North Carolina Republicans to Comply with Gerrymandering Ruling

Peyton Upchurch
Staff Writer

PC: Wikimedia Commons

After a North Carolina legislative map was sent for legal review due to allegations of partisan manipulation, courts ruled that the districts drawn corresponded with gerrymandering and that the Republican legislature was therefore in violation of the state constitution. The maps were thrown out by the court and must be redrawn. 

As of Sept. 3, Republicans have expressed that they will comply with the unanimous panel ruling. They are unlikely to appeal the decision, and even if it was appealed, the North Carolina Supreme Court would likely uphold the current ruling, which is also virtually protected from U.S. Supreme Court review. The likelihood that the 2020 election cycle will take place under fair and approved maps is strong, but that could spell trouble for the long-standing conservative rule in the state. 

The case, referred to as Common Cause v. Lewis, has been widely regarded as one of the most comprehensive judicial opinions written on partisan gerrymandering. The three-judge panel of the Wake County Superior Court that issued the opinion had an unprecedented admittance to the large quantity of information left by Thomas Hoefeller, the gerrymandering expert for the North Carolina GOP. 

Hoefeller is partially responsible for the House and Senate maps in place currently, and after his death, his daughter released his materials to Common Cause, which is the organization that recently sued in an attempt to have the maps struck down. The materials were provided to the court by Common Cause and were implicated in the ruling that the Republican Party has long been in violation of gerrymandering statutes.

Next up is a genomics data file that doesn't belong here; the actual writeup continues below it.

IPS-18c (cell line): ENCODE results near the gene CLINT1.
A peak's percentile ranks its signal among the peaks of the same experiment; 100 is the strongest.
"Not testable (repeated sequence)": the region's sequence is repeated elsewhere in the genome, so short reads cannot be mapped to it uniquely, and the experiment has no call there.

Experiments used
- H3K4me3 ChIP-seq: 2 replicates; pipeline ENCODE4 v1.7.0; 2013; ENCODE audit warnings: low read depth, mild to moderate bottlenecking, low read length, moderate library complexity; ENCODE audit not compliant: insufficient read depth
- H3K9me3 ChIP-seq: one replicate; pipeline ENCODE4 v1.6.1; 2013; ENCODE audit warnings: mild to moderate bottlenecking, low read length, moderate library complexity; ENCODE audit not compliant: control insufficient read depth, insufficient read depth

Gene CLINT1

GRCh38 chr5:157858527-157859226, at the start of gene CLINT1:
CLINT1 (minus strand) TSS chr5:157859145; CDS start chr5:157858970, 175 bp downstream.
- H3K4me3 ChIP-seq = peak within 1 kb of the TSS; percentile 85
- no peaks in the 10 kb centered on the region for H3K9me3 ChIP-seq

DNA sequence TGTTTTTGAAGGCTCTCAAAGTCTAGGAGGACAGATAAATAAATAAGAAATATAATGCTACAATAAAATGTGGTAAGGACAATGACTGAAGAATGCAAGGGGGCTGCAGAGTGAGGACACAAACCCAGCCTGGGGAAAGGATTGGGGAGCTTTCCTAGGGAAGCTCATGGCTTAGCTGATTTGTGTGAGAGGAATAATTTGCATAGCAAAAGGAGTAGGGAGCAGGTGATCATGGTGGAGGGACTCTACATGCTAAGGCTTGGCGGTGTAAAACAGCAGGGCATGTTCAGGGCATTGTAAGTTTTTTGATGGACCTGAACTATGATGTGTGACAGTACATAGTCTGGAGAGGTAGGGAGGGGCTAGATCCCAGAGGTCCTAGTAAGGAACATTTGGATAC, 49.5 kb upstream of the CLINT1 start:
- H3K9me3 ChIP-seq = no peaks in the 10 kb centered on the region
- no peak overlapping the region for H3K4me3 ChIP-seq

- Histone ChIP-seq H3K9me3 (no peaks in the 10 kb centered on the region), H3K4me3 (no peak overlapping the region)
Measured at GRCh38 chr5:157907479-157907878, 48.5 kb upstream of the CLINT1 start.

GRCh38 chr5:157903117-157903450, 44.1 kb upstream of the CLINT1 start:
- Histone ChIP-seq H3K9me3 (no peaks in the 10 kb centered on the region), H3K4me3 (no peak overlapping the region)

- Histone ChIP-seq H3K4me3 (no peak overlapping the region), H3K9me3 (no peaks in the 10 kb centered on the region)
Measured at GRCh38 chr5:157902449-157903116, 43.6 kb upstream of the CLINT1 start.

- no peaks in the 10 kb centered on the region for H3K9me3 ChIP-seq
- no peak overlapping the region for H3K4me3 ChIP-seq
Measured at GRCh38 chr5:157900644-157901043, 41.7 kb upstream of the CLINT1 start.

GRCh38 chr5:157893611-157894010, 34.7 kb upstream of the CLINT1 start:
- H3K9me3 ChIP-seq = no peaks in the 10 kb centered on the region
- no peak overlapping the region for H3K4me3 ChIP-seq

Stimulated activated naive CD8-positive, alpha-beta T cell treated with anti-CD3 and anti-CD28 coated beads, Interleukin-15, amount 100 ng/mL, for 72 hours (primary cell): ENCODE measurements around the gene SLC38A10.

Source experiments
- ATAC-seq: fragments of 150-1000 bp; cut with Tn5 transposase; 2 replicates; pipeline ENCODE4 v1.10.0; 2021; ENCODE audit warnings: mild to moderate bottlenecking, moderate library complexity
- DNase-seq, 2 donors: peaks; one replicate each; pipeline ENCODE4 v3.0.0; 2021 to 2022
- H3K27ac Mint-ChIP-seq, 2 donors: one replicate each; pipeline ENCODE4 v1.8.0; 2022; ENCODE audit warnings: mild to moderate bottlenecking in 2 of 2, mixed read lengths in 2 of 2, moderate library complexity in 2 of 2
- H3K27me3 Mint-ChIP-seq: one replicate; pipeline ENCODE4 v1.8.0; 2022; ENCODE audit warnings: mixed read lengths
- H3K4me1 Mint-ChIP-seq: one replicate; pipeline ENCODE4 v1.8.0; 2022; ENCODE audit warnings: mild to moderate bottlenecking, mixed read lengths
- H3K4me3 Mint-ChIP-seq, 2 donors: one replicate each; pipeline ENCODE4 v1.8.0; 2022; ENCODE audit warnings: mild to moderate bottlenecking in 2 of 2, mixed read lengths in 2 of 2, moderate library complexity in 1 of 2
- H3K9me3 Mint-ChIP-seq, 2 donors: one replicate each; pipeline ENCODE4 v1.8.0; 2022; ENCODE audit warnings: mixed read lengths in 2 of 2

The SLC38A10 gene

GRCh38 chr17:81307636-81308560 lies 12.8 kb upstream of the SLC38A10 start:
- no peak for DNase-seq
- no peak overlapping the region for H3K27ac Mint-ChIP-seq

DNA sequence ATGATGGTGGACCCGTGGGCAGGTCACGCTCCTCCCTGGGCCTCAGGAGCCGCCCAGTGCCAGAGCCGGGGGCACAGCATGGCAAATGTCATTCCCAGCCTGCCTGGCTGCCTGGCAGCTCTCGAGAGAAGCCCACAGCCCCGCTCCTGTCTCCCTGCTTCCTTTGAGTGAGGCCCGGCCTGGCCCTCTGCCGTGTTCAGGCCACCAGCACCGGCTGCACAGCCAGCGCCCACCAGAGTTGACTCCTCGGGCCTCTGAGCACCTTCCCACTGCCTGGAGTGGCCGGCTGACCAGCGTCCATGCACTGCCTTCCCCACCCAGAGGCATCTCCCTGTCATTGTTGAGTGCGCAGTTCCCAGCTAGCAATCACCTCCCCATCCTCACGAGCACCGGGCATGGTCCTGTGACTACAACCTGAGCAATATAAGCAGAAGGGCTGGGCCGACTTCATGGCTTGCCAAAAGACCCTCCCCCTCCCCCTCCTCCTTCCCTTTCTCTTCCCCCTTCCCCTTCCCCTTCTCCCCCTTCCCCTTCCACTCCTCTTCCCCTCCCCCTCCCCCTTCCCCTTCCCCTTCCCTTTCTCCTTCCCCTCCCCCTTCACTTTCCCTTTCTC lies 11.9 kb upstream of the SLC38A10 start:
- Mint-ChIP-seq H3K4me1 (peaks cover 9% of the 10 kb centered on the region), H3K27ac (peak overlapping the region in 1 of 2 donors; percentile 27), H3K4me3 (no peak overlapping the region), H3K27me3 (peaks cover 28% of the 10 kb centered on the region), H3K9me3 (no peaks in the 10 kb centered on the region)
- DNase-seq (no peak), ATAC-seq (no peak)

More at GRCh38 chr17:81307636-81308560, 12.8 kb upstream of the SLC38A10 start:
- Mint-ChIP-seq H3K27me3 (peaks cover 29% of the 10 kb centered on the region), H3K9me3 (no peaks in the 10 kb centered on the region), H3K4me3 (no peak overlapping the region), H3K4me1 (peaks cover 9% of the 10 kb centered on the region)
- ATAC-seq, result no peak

The legislative maps in place at the moment were drawn in 2017, which was after the United States Supreme Court ruled that the previous maps constituted unlawful racial gerrymandering. According to the materials provided by Hoefeller’s daughter, Hoefeller was given election data by the Republican Party and instructed to defend their supermajority. 

Through election data analysis, he drew a map that divided cities, towns, and even neighborhoods to create as many reliably GOP districts as possible. He used the mapping to cram as many Democrats into as few surefire liberal districts as possible, then redistributed the remaining Democrats into more heavily conservative districts. 

According to a test conducted in court by trial experts, the maps drawn by Hoefeller were more favorable to the Republican Party than 99.99 percent of maps generated by an algorithm that used nonpartisan redistricting components. Hoefeller constructed a “partisanship score” which indicated the districts maximally favored Republicans, and his system managed to preserve the Republican supermajority even when Democrats won the majority of state votes.